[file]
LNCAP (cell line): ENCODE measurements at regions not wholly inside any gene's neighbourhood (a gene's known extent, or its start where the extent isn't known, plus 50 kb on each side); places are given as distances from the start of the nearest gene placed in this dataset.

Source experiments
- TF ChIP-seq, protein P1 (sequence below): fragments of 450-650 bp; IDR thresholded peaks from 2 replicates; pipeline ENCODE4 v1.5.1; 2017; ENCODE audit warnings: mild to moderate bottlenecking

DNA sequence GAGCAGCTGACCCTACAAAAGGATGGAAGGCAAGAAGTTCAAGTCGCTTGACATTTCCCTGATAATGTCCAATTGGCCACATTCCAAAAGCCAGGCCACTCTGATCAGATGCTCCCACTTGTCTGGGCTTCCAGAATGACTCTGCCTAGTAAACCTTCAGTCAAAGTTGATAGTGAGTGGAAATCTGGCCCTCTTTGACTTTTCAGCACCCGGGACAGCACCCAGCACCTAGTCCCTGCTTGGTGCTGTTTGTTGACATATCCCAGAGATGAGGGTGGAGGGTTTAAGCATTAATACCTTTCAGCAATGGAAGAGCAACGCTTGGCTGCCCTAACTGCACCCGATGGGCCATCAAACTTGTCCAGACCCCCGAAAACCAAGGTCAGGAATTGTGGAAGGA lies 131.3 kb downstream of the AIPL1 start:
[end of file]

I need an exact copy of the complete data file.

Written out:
LNCAP (cell line): ENCODE measurements at regions not wholly inside any gene's neighbourhood (a gene's known extent, or its start where the extent isn't known, plus 50 kb on each side); places are given as distances from the start of the nearest gene placed in this dataset.

Source experiments
- TF ChIP-seq, protein P1 (sequence below): fragments of 450-650 bp; IDR thresholded peaks from 2 replicates; pipeline ENCODE4 v1.5.1; 2017; ENCODE audit warnings: mild to moderate bottlenecking

DNA sequence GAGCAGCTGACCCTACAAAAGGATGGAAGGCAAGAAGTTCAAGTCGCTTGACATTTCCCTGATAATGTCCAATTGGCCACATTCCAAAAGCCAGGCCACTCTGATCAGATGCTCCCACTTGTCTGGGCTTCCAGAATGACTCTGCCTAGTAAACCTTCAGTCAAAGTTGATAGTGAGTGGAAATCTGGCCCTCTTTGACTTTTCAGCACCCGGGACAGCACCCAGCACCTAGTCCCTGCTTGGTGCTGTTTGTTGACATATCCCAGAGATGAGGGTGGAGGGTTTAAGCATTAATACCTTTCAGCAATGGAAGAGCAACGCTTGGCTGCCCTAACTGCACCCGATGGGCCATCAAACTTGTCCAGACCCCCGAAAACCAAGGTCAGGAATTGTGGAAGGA lies 131.3 kb downstream of the AIPL1 start: